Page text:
On July 20th the BBC News website’s UK page published an article titled “Record number of EU terror attacks recorded in 2015“.
“A record number of terrorist attacks were planned, foiled or carried out in European Union countries last year, with the UK reporting the highest number of attacks.
EU law enforcement agency Europol said there were 211 attacks in 2015, the highest since records began in 2006.”
However, later on readers are told that the number 211 also includes “planned” and “foiled” attacks:
“A spokeswoman for Europol said it did not have a breakdown of the number of terror attacks that had actually been carried out in the EU.” [emphasis added]
The BBC’s 458 word article makes use of the word ‘terror’ four times (including in its headline). The words ‘terrorism’ is used six times – including twice in quotes – and the word ‘terrorist’ is used seven times, including four times in quotes.
In other words, the BBC rightly had no problem telling readers in its own words that citizens of EU countries were subjected to actual, planned and attempted terror attacks during 2015.
In contrast, as has been documented here on numerous occasions, the BBC does not tell its audiences in its own words that terrorism – on a significantly larger scale – exists in Israel (unless the perpetrators belong to a particular ethno-religious group) and it has an editorial policy of using the words ‘terror’, ‘terrorism’ and ‘terrorist’ only in direct quotes; usually from Israeli officials. For example:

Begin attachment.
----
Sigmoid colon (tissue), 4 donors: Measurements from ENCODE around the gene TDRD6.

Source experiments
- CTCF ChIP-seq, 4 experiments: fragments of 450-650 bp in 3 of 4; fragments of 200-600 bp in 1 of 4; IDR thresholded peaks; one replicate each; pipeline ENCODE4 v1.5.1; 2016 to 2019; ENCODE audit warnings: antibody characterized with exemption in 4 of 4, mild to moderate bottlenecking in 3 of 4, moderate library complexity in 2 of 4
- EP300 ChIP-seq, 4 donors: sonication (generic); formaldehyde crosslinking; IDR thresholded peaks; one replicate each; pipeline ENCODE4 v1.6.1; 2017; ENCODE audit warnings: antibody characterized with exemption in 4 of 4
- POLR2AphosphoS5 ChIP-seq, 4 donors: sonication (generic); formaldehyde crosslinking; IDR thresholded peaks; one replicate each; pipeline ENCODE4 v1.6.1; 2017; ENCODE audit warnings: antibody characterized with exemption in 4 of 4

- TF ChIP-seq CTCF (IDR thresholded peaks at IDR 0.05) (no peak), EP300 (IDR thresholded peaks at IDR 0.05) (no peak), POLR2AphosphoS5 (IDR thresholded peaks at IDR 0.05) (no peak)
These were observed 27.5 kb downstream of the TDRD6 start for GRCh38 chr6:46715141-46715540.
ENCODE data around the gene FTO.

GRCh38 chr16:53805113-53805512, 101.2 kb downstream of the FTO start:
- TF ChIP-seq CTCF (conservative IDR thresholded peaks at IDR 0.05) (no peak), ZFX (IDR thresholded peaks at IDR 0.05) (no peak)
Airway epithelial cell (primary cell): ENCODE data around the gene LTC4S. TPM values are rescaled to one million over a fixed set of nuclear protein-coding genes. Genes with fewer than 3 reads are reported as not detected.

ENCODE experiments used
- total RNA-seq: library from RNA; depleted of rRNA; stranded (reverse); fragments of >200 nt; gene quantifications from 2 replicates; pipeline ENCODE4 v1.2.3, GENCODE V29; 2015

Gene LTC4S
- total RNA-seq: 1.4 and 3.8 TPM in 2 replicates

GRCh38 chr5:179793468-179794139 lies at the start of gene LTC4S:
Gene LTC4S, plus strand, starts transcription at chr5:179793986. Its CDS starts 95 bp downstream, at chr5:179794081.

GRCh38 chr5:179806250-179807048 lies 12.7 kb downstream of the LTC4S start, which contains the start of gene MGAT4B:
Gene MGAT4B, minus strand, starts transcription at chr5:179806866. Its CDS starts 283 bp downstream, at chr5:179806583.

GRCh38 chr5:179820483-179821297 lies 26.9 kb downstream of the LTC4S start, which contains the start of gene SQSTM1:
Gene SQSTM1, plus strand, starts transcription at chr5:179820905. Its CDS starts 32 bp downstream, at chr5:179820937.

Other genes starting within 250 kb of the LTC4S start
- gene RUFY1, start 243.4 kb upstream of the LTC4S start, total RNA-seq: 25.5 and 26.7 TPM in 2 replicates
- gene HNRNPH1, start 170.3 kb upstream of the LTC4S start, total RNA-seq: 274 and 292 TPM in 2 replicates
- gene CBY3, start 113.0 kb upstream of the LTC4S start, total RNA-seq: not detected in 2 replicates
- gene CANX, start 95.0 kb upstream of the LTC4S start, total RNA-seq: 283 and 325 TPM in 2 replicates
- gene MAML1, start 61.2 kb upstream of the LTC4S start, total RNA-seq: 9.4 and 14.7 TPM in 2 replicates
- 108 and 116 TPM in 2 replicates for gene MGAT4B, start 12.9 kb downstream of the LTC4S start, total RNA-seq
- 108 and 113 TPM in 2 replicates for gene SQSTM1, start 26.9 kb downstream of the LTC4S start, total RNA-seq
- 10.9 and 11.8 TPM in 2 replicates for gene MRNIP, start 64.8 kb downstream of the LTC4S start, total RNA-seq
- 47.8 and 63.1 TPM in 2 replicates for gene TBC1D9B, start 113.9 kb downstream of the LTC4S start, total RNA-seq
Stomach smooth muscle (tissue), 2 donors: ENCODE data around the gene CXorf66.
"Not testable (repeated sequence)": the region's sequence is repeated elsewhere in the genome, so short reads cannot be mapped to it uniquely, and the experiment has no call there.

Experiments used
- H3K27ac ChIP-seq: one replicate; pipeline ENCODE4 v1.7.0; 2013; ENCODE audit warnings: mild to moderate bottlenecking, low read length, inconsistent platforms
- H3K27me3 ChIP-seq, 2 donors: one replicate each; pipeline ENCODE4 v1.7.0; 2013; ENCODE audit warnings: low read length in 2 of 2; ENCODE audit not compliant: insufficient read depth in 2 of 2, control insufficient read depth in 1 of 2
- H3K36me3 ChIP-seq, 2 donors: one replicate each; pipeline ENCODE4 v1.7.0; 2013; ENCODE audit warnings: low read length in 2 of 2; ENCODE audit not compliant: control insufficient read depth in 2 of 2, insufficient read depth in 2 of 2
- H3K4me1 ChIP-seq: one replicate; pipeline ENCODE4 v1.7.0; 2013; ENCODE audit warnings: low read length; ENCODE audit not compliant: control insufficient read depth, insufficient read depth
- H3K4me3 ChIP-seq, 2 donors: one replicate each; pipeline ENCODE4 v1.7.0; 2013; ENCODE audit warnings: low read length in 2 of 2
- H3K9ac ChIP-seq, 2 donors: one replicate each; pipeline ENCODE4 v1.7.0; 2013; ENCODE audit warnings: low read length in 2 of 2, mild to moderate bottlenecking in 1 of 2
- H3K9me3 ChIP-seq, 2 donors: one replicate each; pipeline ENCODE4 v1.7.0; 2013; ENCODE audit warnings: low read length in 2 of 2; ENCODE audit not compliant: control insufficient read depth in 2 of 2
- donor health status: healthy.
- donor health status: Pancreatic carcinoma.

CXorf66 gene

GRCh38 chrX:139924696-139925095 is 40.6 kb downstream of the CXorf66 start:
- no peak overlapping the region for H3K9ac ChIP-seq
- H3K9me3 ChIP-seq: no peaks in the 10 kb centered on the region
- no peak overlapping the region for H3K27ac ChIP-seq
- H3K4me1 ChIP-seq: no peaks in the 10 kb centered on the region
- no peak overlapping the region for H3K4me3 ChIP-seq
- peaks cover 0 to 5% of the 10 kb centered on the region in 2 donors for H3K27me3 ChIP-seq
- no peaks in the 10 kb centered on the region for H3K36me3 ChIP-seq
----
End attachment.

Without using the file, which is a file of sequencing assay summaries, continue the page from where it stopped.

The BBC’s editorial guidelines concerning “Language when Reporting Terrorism” state:
“There is no agreed consensus on what constitutes a terrorist or terrorist act. The use of the word will frequently involve a value judgement.
As such, we should not change the word “terrorist” when quoting someone else, but we should avoid using it ourselves.”
In this report the BBC clearly did not find it necessary to comply with that guideline, having used the words terror, terrorist and terrorism itself eleven times and on six additional occasions in quotes. And – despite the guideline’s claim of the absence of a consensus on terrorism – the article’s writer was apparently able to accept the definition of terrorism used in the Europol report which is its subject matter.
“The definition of the term ‘terrorist offences’ is indicated in Article 1 of the Council Framework Decision of 13 June 2002 on combating terrorism (2002/475/JHA)1 , which all EU Member States have implemented in their national legislation. This Framework Decision specifies that terrorist offences are intentional acts which, given their nature or context, may seriously damage a country or an international organisation when committed with the aim of:
- seriously intimidating a population, or
- unduly compelling a government or international organisation to perform or abstain from performing an act, or
- seriously destabilising or destroying the fundamental political, constitutional, economic or social structures of a country or an international organisation.”
In other words, when it comes to terrorism in Europe the BBC apparently has no problem with “value judgements”.
What this article shows us yet again is that those editorial guidelines on “Language when Reporting Terrorism” are not worth the virtual paper upon which they are written. When the BBC wants to use words such as ‘terror’, ‘terrorism’ or ‘terrorist’, it does. When it wants to make “value judgements”, it does and in fact what dictates the BBC’s choice of terminology is “a political position” of precisely the type it purports to avoid.
Absurdly, the corporation would still have its funding public believe that its coverage of terrorism is consistent, accurate and impartial.